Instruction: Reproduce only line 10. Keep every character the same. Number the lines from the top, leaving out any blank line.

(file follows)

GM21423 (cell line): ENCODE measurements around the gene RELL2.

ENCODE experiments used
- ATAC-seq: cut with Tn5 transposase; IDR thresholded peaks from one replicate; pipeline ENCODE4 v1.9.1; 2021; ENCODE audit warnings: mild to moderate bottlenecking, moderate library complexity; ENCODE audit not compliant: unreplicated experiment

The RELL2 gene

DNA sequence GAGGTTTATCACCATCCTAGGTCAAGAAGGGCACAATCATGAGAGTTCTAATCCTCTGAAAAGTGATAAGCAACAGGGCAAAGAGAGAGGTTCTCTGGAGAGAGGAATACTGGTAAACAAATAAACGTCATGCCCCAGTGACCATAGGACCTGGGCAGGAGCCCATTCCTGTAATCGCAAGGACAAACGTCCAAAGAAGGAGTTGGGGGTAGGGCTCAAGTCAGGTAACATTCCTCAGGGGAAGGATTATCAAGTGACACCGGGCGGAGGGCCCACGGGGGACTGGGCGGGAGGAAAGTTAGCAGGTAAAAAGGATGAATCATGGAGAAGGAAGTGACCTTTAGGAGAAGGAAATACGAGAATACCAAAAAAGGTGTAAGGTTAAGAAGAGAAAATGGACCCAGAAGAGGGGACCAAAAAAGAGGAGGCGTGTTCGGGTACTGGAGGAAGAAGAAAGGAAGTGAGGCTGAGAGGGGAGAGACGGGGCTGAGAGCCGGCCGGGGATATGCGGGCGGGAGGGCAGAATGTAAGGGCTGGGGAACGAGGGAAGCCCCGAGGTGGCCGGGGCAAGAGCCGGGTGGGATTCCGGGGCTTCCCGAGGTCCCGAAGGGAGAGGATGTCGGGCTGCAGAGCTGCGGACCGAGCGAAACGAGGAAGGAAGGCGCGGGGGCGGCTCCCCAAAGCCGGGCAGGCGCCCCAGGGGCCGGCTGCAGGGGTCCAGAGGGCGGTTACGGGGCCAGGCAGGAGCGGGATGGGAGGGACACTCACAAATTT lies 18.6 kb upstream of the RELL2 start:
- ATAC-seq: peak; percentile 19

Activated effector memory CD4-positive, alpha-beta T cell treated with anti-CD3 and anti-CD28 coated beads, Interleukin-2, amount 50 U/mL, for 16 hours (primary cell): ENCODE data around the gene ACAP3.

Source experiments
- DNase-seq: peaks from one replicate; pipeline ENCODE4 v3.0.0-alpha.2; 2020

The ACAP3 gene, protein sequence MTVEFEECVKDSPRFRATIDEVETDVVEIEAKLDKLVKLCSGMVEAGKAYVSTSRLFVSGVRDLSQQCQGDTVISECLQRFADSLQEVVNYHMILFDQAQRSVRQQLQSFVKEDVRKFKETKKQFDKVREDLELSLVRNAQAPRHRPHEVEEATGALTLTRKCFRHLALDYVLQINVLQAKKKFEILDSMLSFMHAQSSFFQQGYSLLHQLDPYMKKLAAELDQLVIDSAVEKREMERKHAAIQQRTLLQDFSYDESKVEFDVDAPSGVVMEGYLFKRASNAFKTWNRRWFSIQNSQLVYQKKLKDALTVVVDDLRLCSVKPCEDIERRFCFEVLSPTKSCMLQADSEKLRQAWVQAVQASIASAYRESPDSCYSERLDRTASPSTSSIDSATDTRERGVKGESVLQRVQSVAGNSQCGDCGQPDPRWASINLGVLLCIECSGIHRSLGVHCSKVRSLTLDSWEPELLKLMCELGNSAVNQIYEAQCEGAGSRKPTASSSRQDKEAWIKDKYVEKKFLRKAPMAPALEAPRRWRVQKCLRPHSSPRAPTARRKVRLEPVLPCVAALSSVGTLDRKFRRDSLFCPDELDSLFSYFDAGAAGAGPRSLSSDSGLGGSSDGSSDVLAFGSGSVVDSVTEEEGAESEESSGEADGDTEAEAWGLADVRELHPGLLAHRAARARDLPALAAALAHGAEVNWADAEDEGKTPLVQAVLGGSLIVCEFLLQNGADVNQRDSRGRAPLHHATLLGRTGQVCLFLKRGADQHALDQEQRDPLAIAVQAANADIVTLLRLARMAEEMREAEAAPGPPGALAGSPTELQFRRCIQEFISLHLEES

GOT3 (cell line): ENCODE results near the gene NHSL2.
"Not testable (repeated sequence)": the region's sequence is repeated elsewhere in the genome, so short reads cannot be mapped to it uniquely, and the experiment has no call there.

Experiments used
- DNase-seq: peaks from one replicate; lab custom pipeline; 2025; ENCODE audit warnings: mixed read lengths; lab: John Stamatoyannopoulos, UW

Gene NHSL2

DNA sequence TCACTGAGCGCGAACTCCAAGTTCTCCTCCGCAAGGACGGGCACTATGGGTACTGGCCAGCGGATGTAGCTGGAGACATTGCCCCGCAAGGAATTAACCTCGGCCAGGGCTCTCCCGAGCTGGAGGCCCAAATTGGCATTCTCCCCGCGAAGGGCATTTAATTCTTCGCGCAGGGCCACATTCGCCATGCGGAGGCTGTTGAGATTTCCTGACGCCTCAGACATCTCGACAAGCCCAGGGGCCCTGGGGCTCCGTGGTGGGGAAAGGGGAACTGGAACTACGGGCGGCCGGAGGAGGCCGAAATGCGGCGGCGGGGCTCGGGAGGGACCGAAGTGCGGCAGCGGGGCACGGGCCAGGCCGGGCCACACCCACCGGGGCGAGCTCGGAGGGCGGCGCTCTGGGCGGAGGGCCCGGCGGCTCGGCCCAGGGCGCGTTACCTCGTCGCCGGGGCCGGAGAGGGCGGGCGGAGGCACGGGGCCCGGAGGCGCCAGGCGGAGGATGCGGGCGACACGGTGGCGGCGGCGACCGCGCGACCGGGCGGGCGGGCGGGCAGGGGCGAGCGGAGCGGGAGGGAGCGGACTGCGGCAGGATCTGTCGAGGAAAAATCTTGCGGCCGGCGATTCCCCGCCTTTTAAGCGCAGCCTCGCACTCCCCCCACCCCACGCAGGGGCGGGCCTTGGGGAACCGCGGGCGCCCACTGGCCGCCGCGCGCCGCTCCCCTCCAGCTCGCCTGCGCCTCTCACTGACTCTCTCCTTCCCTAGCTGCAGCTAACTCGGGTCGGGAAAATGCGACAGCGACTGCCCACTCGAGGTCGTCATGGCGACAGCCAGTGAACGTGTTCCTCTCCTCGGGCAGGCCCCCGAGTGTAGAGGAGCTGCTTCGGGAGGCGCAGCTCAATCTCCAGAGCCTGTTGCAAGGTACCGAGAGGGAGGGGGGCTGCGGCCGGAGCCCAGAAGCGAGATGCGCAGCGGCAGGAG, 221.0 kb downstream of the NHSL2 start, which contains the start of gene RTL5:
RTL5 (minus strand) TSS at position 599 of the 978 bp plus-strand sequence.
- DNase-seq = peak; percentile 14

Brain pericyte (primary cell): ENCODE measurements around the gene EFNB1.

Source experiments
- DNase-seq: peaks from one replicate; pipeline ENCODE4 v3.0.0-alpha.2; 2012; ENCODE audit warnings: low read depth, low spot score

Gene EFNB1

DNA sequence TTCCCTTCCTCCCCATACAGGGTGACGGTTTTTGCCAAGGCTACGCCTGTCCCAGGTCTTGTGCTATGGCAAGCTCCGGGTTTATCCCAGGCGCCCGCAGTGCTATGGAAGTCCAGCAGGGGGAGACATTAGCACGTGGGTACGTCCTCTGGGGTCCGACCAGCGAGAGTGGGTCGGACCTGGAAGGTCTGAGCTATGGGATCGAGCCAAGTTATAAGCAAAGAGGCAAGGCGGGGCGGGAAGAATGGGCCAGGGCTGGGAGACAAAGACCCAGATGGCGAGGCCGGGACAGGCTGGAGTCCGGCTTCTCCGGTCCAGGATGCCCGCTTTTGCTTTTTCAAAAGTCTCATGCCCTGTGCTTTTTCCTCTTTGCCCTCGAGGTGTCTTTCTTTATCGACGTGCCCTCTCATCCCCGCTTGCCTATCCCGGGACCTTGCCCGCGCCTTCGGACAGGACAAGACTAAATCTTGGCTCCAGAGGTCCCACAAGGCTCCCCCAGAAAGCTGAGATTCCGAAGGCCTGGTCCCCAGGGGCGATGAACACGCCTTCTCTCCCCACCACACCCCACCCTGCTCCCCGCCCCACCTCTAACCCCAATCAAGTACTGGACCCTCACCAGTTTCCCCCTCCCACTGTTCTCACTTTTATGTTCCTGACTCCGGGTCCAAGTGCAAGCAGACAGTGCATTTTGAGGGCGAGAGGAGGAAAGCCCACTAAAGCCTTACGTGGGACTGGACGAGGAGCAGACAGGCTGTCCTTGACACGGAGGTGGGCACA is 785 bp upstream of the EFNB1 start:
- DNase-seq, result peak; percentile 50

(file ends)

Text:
The ACAP3 gene, protein sequence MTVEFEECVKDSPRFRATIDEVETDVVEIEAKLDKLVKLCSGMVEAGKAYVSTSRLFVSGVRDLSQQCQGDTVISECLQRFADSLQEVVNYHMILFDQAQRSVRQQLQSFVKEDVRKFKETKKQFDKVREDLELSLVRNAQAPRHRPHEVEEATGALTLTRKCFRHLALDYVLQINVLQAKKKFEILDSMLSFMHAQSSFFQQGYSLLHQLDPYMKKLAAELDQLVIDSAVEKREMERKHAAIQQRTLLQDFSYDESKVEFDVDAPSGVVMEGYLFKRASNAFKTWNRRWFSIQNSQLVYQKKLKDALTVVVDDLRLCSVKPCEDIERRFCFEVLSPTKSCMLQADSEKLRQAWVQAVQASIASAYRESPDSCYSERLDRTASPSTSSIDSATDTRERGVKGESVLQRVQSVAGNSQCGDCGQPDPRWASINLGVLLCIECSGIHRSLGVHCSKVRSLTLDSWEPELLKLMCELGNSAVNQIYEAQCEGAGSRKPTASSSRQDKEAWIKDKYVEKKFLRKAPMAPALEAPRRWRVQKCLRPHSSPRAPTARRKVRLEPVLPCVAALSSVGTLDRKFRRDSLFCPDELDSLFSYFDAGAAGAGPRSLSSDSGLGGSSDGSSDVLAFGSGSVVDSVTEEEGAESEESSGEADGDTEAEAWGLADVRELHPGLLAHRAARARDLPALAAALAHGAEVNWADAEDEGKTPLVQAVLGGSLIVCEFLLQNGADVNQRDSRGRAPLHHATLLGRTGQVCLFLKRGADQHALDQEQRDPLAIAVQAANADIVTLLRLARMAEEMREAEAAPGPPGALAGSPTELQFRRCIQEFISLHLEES